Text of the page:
There are some things to be aware of when you are creating links.  The biggest we’ve already talked about, which is making sure the site is credible and relevant.  “Nofollow” is also good to avoid.  “Nofollow” is an HTML tag used to instruct search engines that a hyperlink should not influence the page’s value in the rankings.  Essentially, it is a vote that doesn’t count.  So don’t waste time posting a link if you aren’t going to get credit for it.  How can you tell if a link is “nofollow”?  Firefox has a great SEO tool that will highlight the “nofollow” links on a page for you.  That way you can easily see if the entire comments section is off limits for SEO-valuable links.  Why would sites want to use “nofollow”? A  lot of social media sites like Facebook and Wikipedia use “nofollow” because they want to make sure the content is valuable for users and not just a breeding ground for links. 

Next, don’t move too fast.  I would recommend only adding 5-7 links a week.  Google is wary of you trying to best their system and they want to make sure you’re earning your popularity.  So don’t make rapid changes. 

Paid links are also a big no-no.  Google has lots of tools in place to try to tell if this is happening, so beware of any site that asks you to pay in exchange for a link.


SEO (3 of 4) – Optimizing the Content on Your Page

September 15, 2010

Continuing to highlight the Search Engine Optimization presentation from Alliance Day, we now turn our attention to designing a SEO-friendly web page. Here is an example of a perfectly optimized web page for the keyword “chocolate donuts.” 

Google views certain content on the page as more important based on where you place it.  The items with a higher weight are page title, headings, and URL.  So you want to make sure in particular that your keywords are at this level. 

Page title

It is also sometimes called the title tag.  A HTML tag is a code surrounded by brackets that denotes format, hyperlinks or information for the bot. The page title or title tag shows up in a couple of places.  It is visible at the top of the browser.  It is also the clickable link in the search engine results.  Here it is “Chocolate Donuts |Mary’s Bakery.” It includes the keyword and also lets users know who is selling the donuts.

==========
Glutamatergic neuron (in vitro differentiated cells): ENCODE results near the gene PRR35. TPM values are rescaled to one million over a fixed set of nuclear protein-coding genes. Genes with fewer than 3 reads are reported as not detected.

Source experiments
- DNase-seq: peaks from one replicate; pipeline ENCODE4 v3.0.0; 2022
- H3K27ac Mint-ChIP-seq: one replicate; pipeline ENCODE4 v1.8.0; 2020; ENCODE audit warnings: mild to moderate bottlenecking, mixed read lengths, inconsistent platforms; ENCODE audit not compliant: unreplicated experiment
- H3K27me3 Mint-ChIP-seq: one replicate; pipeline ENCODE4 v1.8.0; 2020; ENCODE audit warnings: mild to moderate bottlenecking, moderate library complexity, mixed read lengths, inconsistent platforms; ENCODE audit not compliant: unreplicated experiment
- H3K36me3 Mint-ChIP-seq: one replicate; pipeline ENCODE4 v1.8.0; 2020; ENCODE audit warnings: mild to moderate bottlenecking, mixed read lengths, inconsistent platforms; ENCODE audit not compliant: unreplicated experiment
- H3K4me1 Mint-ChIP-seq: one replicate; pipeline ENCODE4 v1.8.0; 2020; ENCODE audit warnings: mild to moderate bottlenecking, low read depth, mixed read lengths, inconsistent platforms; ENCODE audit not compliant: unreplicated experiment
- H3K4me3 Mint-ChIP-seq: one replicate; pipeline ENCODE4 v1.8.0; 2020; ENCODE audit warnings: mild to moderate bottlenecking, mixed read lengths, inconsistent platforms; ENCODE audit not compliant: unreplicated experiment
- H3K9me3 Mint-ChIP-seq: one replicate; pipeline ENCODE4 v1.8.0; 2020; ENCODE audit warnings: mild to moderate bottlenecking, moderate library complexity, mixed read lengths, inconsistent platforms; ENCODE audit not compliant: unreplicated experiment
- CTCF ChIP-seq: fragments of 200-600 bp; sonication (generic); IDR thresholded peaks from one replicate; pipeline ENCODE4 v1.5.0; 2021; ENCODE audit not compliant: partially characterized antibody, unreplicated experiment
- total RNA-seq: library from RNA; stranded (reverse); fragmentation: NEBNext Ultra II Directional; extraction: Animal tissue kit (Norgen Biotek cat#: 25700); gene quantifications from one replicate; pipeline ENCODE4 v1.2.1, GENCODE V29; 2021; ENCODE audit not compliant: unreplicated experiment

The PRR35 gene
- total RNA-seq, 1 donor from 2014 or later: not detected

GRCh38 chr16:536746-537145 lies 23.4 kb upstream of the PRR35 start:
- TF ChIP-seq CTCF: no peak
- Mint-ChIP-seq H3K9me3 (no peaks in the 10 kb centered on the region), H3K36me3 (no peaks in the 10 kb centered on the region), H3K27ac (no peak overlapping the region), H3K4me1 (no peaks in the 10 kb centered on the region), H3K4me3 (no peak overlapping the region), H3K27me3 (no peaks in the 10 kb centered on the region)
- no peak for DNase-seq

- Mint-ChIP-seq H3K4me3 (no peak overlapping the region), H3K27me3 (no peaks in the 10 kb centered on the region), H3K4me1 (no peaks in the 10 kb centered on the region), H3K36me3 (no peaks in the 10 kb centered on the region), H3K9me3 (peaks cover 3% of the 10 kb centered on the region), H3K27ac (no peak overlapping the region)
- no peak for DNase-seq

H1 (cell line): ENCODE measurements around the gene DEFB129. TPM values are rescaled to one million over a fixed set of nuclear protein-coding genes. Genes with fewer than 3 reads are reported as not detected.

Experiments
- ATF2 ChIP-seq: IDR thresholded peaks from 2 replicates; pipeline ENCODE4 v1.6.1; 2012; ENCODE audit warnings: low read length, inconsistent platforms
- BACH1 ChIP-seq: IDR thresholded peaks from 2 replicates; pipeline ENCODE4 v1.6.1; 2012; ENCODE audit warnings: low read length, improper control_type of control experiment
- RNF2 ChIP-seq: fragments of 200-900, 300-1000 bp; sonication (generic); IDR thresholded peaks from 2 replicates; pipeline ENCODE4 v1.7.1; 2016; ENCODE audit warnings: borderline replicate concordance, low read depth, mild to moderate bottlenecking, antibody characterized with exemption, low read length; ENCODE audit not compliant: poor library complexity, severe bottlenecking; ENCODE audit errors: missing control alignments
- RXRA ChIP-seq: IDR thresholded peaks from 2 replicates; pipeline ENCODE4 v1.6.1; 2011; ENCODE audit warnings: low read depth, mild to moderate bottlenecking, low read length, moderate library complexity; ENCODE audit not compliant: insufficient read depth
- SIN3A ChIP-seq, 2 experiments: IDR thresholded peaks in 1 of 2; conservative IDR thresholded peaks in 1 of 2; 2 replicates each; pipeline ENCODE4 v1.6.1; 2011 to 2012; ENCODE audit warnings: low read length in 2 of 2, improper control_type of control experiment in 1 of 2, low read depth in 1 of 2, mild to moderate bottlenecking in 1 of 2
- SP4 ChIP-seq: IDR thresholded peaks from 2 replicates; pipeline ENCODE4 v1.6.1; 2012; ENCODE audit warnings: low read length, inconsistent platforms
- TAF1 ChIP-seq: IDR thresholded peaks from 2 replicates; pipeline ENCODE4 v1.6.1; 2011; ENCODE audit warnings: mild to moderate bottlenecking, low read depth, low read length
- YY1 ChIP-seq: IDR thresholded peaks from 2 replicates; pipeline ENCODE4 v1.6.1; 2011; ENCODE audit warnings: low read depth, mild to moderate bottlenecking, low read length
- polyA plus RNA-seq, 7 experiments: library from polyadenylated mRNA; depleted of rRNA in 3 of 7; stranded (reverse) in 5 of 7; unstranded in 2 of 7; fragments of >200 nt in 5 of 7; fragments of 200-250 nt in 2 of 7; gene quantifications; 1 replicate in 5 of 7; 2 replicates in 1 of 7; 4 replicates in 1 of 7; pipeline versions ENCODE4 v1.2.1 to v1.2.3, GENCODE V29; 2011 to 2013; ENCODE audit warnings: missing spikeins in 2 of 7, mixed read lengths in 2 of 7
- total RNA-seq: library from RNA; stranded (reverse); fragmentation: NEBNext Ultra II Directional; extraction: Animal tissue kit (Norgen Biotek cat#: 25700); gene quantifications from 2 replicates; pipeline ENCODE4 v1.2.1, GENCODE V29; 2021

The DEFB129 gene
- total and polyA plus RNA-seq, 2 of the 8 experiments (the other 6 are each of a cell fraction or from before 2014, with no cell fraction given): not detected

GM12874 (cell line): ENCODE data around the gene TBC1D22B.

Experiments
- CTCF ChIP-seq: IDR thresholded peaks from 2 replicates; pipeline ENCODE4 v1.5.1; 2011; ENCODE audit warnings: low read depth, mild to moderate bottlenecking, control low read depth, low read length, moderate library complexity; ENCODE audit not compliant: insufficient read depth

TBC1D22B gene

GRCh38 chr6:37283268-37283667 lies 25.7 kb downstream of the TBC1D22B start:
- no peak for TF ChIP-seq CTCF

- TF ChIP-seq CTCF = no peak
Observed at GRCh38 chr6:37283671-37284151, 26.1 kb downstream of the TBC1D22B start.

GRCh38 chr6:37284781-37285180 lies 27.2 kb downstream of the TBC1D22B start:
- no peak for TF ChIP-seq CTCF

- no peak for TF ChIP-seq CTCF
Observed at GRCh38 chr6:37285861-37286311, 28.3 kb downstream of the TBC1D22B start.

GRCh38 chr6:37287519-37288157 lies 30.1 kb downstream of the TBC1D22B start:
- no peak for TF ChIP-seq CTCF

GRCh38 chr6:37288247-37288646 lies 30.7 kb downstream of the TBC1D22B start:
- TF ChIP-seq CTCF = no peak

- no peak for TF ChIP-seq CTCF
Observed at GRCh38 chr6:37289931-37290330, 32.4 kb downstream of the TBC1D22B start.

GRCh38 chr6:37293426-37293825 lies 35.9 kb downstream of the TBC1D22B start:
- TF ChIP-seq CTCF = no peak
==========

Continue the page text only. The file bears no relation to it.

Meta Tags

Meta is a type of HTML tag that gives information about the page.  The bot can see this information in the HTML, but the user can’t see it on the page.  Users can see it on the search engine results page below the clickable link.  Here’s what that looks like.  It is not a factor in determining your rankings, but can help persuade users to click on your link versus another one on the first page. 

Headings

It also, includes our keyword “chocolate donuts.”  Google recognizes the HTML tag “H” and then the number, such as H1 or H2 as the heading tag.  This is the one you want to use in the HTML when you build your page. 

Page Text

You’ll notice the keyword is also sprinkled throughout the body content, with a few variations to allow for users variations in the query and for natural writing.  The keyword is also included in the image file name and alt attribute. 

Alt Tag

The alt attribute, or alt tag, specifies alternative text when the element to which it is applied cannot be rendered.  So if an image can’t load in my browser, I will see this text.  It’s not going to provide the same weight as text, but it is how Google can read your images.

SEO (4 of 4) – Promoting Content Off-Page